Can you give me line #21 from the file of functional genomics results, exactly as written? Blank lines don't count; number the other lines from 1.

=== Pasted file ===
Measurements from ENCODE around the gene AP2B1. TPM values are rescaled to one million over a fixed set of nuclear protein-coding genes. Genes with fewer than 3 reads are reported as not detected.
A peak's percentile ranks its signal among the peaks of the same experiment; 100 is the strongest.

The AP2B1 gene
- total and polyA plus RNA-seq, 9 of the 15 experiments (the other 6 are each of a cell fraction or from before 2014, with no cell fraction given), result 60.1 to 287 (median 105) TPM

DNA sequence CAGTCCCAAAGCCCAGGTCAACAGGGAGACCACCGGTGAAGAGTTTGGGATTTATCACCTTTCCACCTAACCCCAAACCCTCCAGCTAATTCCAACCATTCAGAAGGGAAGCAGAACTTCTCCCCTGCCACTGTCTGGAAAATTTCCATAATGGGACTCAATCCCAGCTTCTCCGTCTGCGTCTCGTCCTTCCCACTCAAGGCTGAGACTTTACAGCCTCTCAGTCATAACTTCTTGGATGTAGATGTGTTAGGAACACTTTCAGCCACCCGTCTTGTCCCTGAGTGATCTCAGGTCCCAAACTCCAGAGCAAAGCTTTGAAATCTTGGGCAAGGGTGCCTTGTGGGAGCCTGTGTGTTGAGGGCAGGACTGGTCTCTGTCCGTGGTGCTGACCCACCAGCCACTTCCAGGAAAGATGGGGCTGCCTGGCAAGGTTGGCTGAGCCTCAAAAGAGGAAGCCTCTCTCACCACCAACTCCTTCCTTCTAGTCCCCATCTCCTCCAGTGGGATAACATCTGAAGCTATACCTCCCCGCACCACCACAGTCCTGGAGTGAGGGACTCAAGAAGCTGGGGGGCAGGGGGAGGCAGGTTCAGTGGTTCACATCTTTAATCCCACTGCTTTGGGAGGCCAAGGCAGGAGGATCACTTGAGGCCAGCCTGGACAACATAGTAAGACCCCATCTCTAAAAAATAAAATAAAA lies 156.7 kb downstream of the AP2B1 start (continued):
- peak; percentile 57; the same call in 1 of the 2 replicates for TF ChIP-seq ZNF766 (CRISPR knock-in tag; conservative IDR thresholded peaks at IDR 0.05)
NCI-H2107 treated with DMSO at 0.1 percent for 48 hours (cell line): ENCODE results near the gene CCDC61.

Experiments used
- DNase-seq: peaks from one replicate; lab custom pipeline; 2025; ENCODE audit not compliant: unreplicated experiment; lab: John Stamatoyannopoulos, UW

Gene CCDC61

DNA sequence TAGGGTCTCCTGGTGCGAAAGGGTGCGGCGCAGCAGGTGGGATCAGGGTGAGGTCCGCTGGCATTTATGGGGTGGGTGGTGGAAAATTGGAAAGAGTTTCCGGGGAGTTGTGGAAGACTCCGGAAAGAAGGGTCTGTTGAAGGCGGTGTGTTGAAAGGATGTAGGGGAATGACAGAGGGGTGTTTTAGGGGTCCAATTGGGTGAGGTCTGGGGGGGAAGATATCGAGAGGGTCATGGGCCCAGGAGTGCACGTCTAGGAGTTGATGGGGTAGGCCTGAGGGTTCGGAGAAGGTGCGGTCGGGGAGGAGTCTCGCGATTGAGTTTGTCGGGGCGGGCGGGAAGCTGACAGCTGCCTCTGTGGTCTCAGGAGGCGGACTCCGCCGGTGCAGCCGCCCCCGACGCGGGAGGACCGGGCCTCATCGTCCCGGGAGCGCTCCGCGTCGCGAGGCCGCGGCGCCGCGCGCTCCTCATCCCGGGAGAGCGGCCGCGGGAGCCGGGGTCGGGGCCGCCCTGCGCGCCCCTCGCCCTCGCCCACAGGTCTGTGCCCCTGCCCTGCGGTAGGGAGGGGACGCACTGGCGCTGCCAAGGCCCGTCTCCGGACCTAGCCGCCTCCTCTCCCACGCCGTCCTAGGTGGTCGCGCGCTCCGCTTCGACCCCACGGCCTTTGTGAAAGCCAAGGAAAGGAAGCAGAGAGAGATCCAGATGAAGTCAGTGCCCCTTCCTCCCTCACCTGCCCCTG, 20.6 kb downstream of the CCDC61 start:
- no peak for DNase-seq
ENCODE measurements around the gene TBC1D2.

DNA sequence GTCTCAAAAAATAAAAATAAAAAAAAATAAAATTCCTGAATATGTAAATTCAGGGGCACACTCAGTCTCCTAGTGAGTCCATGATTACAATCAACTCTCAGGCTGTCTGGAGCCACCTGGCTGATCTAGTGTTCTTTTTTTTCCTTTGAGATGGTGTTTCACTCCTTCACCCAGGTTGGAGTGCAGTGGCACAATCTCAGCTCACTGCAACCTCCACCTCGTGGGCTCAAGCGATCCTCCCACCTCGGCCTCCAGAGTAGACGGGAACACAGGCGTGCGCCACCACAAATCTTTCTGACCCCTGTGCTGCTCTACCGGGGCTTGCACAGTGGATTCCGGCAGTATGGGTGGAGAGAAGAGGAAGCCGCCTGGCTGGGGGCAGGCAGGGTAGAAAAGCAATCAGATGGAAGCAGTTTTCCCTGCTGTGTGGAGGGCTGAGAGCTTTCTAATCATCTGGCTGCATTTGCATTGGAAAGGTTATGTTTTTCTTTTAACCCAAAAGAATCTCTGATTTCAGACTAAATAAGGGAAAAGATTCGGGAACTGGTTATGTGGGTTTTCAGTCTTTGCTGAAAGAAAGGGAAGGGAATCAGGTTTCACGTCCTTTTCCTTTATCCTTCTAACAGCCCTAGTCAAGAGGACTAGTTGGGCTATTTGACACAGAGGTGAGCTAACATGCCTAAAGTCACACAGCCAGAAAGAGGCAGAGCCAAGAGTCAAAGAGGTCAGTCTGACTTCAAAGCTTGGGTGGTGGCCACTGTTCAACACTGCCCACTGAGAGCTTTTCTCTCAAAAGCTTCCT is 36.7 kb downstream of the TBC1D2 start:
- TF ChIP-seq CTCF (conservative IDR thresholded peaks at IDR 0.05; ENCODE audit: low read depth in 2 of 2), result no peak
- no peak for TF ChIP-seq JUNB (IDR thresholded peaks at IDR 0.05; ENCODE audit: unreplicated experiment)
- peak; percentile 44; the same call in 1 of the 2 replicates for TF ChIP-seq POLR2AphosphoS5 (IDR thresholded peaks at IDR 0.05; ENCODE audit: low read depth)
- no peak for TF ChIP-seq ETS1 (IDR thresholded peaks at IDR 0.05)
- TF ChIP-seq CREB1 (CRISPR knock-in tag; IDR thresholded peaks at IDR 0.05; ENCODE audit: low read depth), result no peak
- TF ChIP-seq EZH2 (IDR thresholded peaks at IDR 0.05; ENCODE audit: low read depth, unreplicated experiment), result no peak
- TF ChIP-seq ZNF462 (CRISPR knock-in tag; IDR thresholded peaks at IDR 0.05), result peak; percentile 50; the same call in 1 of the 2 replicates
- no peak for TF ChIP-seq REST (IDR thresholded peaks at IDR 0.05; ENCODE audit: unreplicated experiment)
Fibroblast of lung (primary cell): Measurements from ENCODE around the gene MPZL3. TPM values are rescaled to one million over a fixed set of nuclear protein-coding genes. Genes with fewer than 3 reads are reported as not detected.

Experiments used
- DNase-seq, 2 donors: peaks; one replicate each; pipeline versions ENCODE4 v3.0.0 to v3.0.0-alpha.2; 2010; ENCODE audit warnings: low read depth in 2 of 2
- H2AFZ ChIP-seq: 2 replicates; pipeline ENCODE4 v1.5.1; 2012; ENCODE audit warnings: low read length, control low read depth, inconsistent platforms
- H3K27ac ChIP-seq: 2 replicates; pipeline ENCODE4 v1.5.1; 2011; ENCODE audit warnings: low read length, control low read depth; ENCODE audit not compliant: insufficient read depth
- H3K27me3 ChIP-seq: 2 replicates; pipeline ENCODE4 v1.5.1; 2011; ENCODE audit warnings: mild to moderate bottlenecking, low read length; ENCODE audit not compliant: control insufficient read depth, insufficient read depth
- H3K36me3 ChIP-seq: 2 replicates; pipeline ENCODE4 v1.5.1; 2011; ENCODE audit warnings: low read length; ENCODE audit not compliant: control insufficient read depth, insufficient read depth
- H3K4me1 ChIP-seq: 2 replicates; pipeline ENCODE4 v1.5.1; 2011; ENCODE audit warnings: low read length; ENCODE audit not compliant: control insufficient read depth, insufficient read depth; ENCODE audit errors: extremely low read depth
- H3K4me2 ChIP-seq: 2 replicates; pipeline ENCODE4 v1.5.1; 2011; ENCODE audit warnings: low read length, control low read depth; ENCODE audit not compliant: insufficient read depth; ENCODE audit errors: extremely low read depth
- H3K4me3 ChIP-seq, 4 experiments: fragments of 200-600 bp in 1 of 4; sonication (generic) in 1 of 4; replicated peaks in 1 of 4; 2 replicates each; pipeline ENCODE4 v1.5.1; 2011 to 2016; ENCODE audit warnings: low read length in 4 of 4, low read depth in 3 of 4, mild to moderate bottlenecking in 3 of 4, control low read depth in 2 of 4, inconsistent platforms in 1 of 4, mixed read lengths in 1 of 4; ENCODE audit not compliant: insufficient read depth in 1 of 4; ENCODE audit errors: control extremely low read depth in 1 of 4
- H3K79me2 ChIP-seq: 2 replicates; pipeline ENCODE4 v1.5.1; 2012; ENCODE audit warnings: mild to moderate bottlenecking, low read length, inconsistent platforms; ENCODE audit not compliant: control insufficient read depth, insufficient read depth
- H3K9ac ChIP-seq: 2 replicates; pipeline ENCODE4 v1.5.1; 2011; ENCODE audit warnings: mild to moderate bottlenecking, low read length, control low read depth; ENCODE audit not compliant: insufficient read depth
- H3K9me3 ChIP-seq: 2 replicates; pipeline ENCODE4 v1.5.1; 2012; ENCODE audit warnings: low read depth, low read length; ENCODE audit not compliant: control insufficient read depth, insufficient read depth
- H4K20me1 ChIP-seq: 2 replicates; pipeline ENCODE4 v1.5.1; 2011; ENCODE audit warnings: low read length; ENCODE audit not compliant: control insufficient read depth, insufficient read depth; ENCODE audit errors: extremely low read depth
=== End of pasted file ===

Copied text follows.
- TF ChIP-seq ZNF462 (CRISPR knock-in tag; IDR thresholded peaks at IDR 0.05), result peak; percentile 50; the same call in 1 of the 2 replicates